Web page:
Scholars, fans, artists, performers and members of the extended Grateful Dead family will gather at the University of Massachusetts Amherst in November for the first major university conference on the enduring legacy of the Dead experience.
Unbroken Chain: The Grateful Dead in Music, Culture and Memory, being held at November 16-18 at UMass Amherst, will bring together more than 50 presenters for 20 panel sessions ranging from music composition and improvisation to an examination of the band's business model – as well as a musical performances, gallery exhibits, and presentations. Unbroken Chain is being presented in conjunction with a semester-long graduate History seminar entitled American Beauty: Music, Culture and Society, 1945-95; and an undergraduate course entitled How Does the Song Go: The Grateful Dead as a Window into American Culture.
Among the Unbroken Chain panelists are "Mountain Girl" Carolyn Garcia, first wife of guitarist Jerry Garcia and a central figure among the Merry Pranksters who populated the early Grateful Dead scene; David Gans, host of the Grateful Dead Radio Hour for the past 20 years; Grateful Dead midi wizard Bob Bralove; and Dan Healy, who designed and built the "Wall of Sound," famed enabler of the Dead's improvisational style.
Plenary addresses will include a keynote by Dennis McNally, longtime Dead publicist and author of Long Strange Trip: The Inside History of the Grateful Dead. McNally earned a doctorate in History at UMass Amherst in 1978.
"The academic world is not as removed from so-called reality as people think, especially those in the academic world," said McNally recently. "In the rock & roll world, there are pockets of meticulous intelligence and literacy, people like Jerry Garcia and (bassist) Phil Lesh."
The event also represents an unprecedented collaborative opportunity for scholars from more than a dozen disciplines in the humanities, social sciences, engineering and business, many of whom have come to identify their work as part of the emerging area of "Dead Studies." This kind of collaboration emphasizes academic rigor and a traditional multi-disciplinary perspective, according to University of South Carolina oral historian Nicholas Meriwether, author of All Graceful Instruments: The Contexts of the Grateful Dead Phenomenon, recently published by Cambridge Scholars Publishing.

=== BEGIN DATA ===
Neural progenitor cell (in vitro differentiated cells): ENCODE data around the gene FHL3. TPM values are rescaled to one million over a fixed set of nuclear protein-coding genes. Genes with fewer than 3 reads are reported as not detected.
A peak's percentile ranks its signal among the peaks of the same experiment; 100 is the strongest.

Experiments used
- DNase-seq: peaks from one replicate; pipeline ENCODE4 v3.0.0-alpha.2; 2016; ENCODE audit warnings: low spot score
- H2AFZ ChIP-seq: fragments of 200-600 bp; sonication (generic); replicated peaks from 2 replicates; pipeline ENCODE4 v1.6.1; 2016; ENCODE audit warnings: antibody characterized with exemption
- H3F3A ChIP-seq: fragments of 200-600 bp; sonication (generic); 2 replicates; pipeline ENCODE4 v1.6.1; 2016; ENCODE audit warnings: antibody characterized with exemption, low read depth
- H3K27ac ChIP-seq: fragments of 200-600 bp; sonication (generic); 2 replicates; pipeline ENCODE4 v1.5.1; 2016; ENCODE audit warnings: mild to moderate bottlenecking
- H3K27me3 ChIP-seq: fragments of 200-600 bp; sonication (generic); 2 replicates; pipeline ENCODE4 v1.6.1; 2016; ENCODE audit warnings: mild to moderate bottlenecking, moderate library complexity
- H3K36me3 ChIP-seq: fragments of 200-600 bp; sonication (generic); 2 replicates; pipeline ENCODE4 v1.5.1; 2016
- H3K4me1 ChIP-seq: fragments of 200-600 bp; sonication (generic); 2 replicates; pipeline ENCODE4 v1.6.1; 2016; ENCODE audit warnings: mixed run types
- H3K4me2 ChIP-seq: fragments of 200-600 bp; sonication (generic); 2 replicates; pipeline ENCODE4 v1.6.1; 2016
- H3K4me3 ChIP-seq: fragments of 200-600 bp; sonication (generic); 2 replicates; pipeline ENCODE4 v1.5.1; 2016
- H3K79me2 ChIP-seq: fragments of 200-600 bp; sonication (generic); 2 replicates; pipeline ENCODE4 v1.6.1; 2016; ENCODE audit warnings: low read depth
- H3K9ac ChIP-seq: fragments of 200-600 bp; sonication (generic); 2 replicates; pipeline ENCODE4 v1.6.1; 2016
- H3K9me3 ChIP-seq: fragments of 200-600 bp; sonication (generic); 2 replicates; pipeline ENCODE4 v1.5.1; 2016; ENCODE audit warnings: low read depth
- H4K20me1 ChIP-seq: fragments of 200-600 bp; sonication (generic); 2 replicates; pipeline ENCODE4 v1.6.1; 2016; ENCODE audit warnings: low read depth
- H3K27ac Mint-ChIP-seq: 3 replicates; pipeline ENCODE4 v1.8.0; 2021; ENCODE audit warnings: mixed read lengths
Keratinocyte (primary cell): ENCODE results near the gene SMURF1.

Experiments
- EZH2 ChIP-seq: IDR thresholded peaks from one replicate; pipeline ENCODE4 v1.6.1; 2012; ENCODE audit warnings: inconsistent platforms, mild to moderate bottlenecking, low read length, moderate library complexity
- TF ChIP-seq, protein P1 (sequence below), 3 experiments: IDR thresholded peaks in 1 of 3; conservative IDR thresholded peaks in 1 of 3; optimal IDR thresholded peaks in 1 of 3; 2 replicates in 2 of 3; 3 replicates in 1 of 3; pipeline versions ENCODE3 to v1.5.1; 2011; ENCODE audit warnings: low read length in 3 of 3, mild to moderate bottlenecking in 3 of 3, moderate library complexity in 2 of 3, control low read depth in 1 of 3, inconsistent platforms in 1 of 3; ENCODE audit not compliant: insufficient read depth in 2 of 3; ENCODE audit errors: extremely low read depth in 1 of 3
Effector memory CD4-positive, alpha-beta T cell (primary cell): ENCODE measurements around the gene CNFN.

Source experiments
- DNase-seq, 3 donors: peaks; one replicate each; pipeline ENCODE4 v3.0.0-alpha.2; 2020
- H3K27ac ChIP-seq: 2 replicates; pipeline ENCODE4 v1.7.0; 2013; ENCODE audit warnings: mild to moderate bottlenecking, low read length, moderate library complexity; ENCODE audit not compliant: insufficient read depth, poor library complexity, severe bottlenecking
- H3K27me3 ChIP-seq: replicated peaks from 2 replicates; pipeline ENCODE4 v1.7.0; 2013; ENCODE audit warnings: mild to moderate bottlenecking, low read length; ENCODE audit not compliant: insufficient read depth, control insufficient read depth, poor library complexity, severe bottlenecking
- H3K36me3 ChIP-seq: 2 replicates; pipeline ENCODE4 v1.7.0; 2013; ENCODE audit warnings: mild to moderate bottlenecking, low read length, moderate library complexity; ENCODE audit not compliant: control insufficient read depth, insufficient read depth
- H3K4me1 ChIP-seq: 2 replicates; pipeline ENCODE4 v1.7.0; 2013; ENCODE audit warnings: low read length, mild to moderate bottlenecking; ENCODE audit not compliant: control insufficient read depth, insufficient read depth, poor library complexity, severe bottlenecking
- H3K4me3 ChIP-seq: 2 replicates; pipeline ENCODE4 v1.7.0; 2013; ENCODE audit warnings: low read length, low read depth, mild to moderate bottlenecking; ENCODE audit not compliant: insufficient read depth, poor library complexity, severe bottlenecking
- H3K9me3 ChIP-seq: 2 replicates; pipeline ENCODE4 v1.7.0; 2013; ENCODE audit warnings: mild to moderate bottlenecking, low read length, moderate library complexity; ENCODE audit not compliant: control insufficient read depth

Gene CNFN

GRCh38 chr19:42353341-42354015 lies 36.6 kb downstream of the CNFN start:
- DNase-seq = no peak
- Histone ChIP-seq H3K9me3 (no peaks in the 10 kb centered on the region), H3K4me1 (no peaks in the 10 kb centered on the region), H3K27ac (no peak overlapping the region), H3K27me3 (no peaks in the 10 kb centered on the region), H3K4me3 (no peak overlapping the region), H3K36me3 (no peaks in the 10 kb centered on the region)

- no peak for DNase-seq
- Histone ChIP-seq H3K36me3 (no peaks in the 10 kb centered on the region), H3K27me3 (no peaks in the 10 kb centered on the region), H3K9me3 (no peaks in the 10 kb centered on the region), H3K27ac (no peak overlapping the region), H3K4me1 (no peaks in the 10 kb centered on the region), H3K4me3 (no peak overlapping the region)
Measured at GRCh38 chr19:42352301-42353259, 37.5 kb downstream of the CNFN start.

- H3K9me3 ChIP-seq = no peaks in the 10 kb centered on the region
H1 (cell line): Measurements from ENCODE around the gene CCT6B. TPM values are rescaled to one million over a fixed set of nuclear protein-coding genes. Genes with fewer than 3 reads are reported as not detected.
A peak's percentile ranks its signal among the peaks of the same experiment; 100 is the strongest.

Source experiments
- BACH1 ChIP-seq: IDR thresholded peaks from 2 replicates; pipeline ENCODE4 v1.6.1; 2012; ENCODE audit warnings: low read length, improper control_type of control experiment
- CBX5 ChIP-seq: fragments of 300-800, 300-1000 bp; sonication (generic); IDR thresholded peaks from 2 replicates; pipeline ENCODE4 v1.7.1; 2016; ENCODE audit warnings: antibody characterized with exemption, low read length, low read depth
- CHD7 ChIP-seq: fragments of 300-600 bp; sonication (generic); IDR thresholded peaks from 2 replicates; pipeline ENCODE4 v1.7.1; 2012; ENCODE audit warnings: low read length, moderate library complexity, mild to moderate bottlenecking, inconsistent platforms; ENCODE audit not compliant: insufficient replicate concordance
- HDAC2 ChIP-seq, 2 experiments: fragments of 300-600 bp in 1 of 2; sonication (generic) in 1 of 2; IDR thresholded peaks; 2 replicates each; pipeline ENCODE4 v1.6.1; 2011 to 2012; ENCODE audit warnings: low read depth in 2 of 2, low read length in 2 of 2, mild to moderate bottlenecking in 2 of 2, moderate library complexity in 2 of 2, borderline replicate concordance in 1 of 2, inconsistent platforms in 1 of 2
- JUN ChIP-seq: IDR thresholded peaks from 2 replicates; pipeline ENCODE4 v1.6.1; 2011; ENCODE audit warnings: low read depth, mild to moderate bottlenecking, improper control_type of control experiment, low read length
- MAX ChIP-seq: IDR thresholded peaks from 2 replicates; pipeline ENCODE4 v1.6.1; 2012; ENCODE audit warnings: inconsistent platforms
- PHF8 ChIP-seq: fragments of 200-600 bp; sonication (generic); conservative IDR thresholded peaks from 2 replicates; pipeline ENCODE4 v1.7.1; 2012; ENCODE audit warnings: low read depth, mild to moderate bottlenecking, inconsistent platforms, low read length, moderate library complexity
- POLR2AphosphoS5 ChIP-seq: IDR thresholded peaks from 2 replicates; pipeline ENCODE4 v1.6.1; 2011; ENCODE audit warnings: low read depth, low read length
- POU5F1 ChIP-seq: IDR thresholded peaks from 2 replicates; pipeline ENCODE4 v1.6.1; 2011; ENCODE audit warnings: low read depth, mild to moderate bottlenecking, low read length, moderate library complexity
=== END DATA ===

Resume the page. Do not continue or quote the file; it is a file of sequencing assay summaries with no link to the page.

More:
"Ultimately," says Meriwether, "the Dead phenomenon suggests a new way of looking at yourself, of what we are capable of in a modern Western Society that appears increasingly fragmented, media-drive, manipulated and alienating. . . In an era in which academics are increasingly aware of the need to collaborate across disciplinary lines, a topic with as broad-based an appeal as the Dead phenomenon should be fascinating – and welcome."
Among the other scholars taking part are Rebecca Adams, author of Deadhead Social Science: You Ain't Gonna Learn What You Don't Wanna Know; David Dodd, editor of The Complete Annotated Grateful Dead Lyrics; UMass English professor Nicholas Bromell, author of Tomorrow Never Knows: Rock and Psychedelics in the 60s; and UMass Professor of Comparative Literature David Lenson, author of On Drugs.
Also making rare appearances are several seminal figures in the evolution of Dead scholarship, including ethnomusicologist Fred Lieberman and psychologist and chaos theorist Stanley Krippner.
John Mullin, Dean of the UMass Amherst Graduate School – which is sponsoring the event along with the Department of History and UMass Amherst Outreach – said that Unbroken Chain can be a model for future academic-community collaborations.
"Is it possible that we'll take a hit for focusing this kind of intellectual talent on what Jerry Garcia himself called 'just a dance band?'" said Mullin. "Perhaps, but universities like ours need to be courageous in propelling serious scholarship in new directions, and in reaching out to communities far and wide. When we are timid in academia, we miss real opportunities. We hope that The Grateful Dead is the just the beginning."
Gallery sessions and discussions will feature the work of photographers Herb Greene, Susanna Millman and Lloyd Wolf, as well as poster and album cover artists Mikio Kennedy and Mike Dubois. In addition, original prints of Jerry Garcia's artwork will be displayed and available for purchase. Among the films being screened will be Deadheads: An American Subculture and a digitally re-mastered Sunshine Daydream, an until-now unreleased documentary on the August 27, 1972 benefit concert at Ken Kesey's farm in Oregon.
The weekend will include performances by the American Beauty Project ensemble, doing the music of acclaimed Dead albums Workingman's Dead and American Beauty, and Dark Star Orchestra, whose rhythm guitarist Rob Eaton and keyboardist Rob Baracco will take part in several of the panel discussions. The Dark Star performance at the UMass Amherst Fine Arts Center on Saturday evening will feature special guests and the work of Peak Experience Productions.
A maximum of 375 registrations for Unbroken Chain: The Grateful Dead in Music, Culture and Memory are now being accepted.
v Information on registration and accommodations is available at www.umassconnections.com/unbrokenchain .
v Tickets, sold separately, for performances by the American Beauty Project and Dark Star Orchestra are available at http://umafacweb.admin.umass.edu/Online .
A full program, background and additional contacts are attached, and are available at http://www.umassconnections.com/unbrokenchain.